Aug 3, 2006

Virtual memory, physical memory, page file, and 32bit/64bit limitations

Despite the huge amount of documents available on the Net, there are still the same huge amount of misunderstanding of above concepts.

Physical Memory: This is the easiest to under stand. Read it as RAM
Virtual Memory: Addressible space to the OS. It would be much more accurate if we call it Virtual Space
Page File: Due to the expense of RAM, we use disk space as an extension of physical memory.
Page: The allocation unit for memories
Paging Out: When certain criteria are met, an occupied page in RAM will be written to Page File to make space for other process. For example when a page in RAM occupied by a process has not been accessed for a period of time, and another process requests space while there is not free space, Paging Out happens.
Paging In: When a process refers a page that is not in RAM, the page will be Paging In.
4GB Virtual Memory Limit: All 32bit OS will have 4GB Virtual Memory for its processes
4GB Physical Memory Limit: All 32bit computers can address on 4GB RAM if no other technology, such as PAE, is deployed
32bit Windows OS running on 32bit hardware happen to have same Virtual Memory limit and Physical Memory limit, but they are different limits.
Available Memory: It could be one of three things
- Space that is still not used by process in its Virtual Memory
- Space that is still available in Physical Memory (RAM)
- Space that is still available in RAM+Page File

Most of the time, it means Available Physical Memory. But it could often refer to Available Virtual Memory. This is what becomes confusing.
/3GB Switch: By default, 32bit Windows divide the 4GB Virtual Space into two 2GB spaces, one for kernel mode, one for user mode. For applications, such as Exchange, that need a lot space in user mode, you can specify /3GB switch to increase user mode space by 1GB by reducing kernel mode space. This feature is available only on Windows 2000 Advance Edition and higher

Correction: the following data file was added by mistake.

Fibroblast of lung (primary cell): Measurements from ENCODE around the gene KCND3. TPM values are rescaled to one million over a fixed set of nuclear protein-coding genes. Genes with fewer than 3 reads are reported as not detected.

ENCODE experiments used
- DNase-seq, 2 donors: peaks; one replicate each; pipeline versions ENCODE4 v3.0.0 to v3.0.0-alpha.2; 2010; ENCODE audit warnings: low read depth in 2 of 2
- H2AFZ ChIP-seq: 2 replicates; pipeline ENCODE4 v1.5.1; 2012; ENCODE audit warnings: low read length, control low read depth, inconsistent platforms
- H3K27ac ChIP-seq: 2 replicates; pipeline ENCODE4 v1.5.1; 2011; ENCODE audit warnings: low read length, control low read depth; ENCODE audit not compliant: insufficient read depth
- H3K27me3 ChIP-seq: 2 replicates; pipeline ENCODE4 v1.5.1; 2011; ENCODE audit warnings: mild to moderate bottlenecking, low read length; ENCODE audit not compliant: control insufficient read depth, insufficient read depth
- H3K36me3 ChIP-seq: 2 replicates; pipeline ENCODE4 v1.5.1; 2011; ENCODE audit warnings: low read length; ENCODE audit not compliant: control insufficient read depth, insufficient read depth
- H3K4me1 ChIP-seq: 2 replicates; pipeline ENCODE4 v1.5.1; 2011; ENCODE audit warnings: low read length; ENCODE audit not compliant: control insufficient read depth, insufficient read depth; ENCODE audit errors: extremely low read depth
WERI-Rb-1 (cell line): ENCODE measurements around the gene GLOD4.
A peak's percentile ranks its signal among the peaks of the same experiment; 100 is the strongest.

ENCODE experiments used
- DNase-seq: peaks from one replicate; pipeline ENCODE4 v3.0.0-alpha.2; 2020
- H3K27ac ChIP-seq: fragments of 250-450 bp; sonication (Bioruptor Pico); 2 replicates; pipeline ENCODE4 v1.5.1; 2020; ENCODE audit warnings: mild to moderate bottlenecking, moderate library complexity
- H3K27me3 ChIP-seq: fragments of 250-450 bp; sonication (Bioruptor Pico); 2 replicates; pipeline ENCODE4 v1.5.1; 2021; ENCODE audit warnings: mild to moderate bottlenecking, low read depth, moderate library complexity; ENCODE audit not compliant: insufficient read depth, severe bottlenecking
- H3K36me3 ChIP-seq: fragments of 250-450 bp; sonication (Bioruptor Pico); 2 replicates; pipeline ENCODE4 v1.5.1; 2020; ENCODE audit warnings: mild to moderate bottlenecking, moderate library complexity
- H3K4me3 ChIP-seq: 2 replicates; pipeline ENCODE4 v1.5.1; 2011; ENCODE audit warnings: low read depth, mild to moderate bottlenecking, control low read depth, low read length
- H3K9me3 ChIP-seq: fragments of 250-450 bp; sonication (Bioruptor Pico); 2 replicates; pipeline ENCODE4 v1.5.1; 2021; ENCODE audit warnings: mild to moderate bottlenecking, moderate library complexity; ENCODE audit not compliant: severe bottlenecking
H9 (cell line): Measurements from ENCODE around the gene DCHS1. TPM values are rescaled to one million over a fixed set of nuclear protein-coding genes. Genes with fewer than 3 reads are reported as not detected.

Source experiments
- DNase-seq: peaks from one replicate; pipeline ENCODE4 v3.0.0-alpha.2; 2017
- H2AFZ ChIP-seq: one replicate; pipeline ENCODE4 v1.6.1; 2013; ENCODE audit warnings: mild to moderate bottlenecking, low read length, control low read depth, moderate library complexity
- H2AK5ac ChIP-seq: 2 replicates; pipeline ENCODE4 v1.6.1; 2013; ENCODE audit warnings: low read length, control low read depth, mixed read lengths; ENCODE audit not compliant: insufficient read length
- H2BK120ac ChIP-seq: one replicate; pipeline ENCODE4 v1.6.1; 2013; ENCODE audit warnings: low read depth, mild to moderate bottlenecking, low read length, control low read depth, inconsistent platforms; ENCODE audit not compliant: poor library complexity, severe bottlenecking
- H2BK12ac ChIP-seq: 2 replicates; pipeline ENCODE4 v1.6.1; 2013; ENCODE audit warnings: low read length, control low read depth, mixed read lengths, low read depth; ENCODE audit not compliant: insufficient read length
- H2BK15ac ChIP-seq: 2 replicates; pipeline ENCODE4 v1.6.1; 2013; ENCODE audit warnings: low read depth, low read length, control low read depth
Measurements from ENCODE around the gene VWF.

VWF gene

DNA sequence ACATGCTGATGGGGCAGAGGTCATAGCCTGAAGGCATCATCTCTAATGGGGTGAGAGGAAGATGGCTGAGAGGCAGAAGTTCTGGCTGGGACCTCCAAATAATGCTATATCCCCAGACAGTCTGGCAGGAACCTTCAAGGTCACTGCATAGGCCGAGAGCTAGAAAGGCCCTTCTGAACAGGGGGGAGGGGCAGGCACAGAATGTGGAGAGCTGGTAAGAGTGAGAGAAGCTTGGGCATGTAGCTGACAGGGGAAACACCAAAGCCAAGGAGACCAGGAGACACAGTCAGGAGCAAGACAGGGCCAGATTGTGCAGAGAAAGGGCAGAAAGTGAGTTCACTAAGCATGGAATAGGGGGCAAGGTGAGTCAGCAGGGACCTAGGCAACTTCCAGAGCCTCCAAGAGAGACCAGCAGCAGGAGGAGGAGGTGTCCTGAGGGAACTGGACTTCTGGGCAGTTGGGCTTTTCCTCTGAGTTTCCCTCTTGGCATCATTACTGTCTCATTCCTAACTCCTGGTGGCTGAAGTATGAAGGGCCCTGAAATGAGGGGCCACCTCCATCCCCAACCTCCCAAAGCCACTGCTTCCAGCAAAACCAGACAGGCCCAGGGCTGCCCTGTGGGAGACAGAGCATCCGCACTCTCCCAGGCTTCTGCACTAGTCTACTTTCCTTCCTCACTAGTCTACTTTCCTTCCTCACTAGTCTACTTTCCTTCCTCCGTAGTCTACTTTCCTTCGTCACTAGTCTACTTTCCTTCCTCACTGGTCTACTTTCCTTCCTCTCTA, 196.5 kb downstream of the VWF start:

PAE: PAE is a technology to extend the RAM space that can be access by a 32bit CPU. It's similar to LBA in hard disk.

So as you can see, you may use up both Virtual Memory and Physical Memory. It could be very confusing as 1) not everyone understands the memory management completely; 2) not all application/OS reports memory allocation errors clearly. But there are a few things you REALLY need to remember:

- If you use up Virtual Memory(again, really it's a space resource only!), it won't help by adding additional RAM. Imaging that if a city is using up its phone numbers, it won't help to have more phones! The only solution will be either reducing the number of users or increasing the length of phone number system)
- If you use up Physical Memory, you can buy more RAM up to the hardware limit. If you have 4GB already on a 32bit computer, you are not getting better to have another 1GB RAM (if PAE is not used).
- If you use up Physical Memory, do a little troubleshooting before rush for more RAM. More than often this is caused by a poor-coded program that leaks memory.

A few important performance counters:
- Memory, committed Bytes: memory that has been allocated for processes ( either those in RAM or those in page file)
- Memory: Pages Input/Sec: how many pages were read from page file into RAM
- Memory: Pages Output/Sec: see above
- Memory, Available MBytes: how much free RAM
- Prcess, Working Set: The number of pageable memory blocks in a process' address space that were recently referenced (i.e. still in physical RAM). When a process references pageable memory that is not currently in its working set, a page fault occurs.
- Paging File, %pagefile in use: this is an indicator if your pagefile has a proper size. It should be 50-75% used.